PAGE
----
When you eat today, thank a farmer -- and an illegal immigrant.
Here in the Central Valley, they are joined at the hip: the farmer who needs his crops picked and the men and women who cross the border with only dreams and the clothes on their backs.
Farmers are revered for being the backbone of our Valley economy. Illegal immigrants are reviled for breaking the law and having children who need schooling and medical attention.
Americans have been demanding immigration reform since the day after President Ronald Reagan signed the last major piece of legislation in 1986. But there are two perpetual roadblocks: a majority of Americans oppose amnesty for illegal immigrants and powerful business interests -- though they won't admit it -- like things just the way they are.
So, we get gridlock and rhetoric. Republicans, Democrats and talk-show hosts give impassioned speeches to rile the masses, then retire to their homes cleaned by -- guess who?
Meanwhile, the illegal immigrant is picking lettuce, mowing lawns, cutting meat and figuring how to put the kids through college without attracting the attention of Immigration and Customs Enforcement.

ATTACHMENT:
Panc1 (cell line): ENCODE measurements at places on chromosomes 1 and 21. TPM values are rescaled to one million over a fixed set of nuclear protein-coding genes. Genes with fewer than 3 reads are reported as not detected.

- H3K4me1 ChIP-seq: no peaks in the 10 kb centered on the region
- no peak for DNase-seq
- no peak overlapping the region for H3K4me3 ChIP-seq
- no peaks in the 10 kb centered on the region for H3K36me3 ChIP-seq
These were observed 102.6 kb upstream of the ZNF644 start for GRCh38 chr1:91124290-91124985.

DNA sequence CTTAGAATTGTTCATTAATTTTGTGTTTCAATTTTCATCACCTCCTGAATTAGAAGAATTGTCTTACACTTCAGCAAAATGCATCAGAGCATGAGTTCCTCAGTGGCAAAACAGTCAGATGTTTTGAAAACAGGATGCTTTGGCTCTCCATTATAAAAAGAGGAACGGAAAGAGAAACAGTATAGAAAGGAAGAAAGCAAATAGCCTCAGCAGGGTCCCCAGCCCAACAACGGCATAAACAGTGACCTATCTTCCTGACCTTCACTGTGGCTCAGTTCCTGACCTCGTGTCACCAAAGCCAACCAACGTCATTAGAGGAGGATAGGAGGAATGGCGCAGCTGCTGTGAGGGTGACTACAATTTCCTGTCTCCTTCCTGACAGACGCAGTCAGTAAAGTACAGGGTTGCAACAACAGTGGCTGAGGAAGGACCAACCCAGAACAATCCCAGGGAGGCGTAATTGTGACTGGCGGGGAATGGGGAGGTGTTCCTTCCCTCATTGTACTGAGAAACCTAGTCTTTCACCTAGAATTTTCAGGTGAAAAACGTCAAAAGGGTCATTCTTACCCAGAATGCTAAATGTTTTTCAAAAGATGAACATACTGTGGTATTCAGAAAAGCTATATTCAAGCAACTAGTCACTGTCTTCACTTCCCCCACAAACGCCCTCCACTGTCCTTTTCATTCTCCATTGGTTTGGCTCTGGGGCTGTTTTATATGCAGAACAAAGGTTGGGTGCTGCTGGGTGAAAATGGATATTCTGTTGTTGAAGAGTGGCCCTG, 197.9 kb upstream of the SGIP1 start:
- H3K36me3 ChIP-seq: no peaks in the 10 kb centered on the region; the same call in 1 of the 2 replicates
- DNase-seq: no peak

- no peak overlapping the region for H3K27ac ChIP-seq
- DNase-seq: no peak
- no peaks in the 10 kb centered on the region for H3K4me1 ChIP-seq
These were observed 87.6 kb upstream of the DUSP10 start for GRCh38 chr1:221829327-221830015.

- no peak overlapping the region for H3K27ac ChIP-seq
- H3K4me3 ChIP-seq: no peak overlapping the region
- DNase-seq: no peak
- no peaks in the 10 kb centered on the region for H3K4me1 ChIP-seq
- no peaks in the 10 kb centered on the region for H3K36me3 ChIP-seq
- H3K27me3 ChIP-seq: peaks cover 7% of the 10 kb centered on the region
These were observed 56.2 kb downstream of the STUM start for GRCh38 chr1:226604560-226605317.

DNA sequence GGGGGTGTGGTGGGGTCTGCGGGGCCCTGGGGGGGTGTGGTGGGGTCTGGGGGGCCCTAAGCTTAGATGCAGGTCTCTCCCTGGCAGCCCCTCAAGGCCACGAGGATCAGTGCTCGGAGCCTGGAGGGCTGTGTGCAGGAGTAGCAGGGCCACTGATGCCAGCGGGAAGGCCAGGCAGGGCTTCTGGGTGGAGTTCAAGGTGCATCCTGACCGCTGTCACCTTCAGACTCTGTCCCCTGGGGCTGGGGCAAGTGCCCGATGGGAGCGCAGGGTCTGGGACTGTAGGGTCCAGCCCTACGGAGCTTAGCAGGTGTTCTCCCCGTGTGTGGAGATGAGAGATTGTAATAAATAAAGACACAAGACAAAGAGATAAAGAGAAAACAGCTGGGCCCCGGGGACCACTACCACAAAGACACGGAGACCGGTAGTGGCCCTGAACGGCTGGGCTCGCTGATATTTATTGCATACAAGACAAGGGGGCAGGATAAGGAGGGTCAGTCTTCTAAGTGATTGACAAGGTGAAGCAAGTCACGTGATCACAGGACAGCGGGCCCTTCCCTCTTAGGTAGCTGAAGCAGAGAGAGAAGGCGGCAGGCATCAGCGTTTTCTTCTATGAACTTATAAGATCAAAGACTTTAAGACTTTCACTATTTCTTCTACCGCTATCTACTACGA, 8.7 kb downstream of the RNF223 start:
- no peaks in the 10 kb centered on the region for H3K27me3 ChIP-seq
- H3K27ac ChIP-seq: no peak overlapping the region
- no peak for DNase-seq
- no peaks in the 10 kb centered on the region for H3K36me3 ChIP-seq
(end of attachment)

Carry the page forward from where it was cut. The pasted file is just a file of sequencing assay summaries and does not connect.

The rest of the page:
The opposition to a path to citizenship for illegal immigrants is the sentiment that people shouldn't be rewarded for breaking the law.
OK, I get that. Why then aren't millions of Americans demanding that farmers, hotel owners and construction companies pay big fines or be forced to shut their doors for knowingly hiring illegal immigrants?
Why do Americans reward businesses that offer jobs as an inducement to sneak across the border?
And why aren't people demanding that businesses use E-Verify, a government online program, to check the residency status of job applicants?
The short answer: It's easy for some people to demonize illegal immigrants; it requires a bit of nerve and intellectual honesty to challenge entire industries and the politicians who serve them.
So, around here, we prefer self-delusion over self-examination, rallying behind farmers (and their fight for water) while protesting the public costs of illegal immigration.
Farmers are in a tough spot. The financial margins for many crops are thin. Americans are unwilling to do field work, nor are they much good at it. But when farmers fail to use E-Verify or accept obviously phony documents as evidence of residency, they are complicit in the law-breaking.
Heaven forbid if we ever summon the political will to fix immigration. Farmers will face even bigger challenges because reform begins with tighter borders.
The best avenue for agriculture is to wean itself from cheap labor through mechanization and higher wages, and to toe the line by really checking documents and using the current guest-worker program -- however flawed it might be.
Similar advice applies for all of us. If we really want reform, we best prepare for higher food prices and to pay more for everything from tree trimming to manicures.
We're all part of this complicated, contradictory, illegal system -- one that has evolved over decades and may require many more to unwind.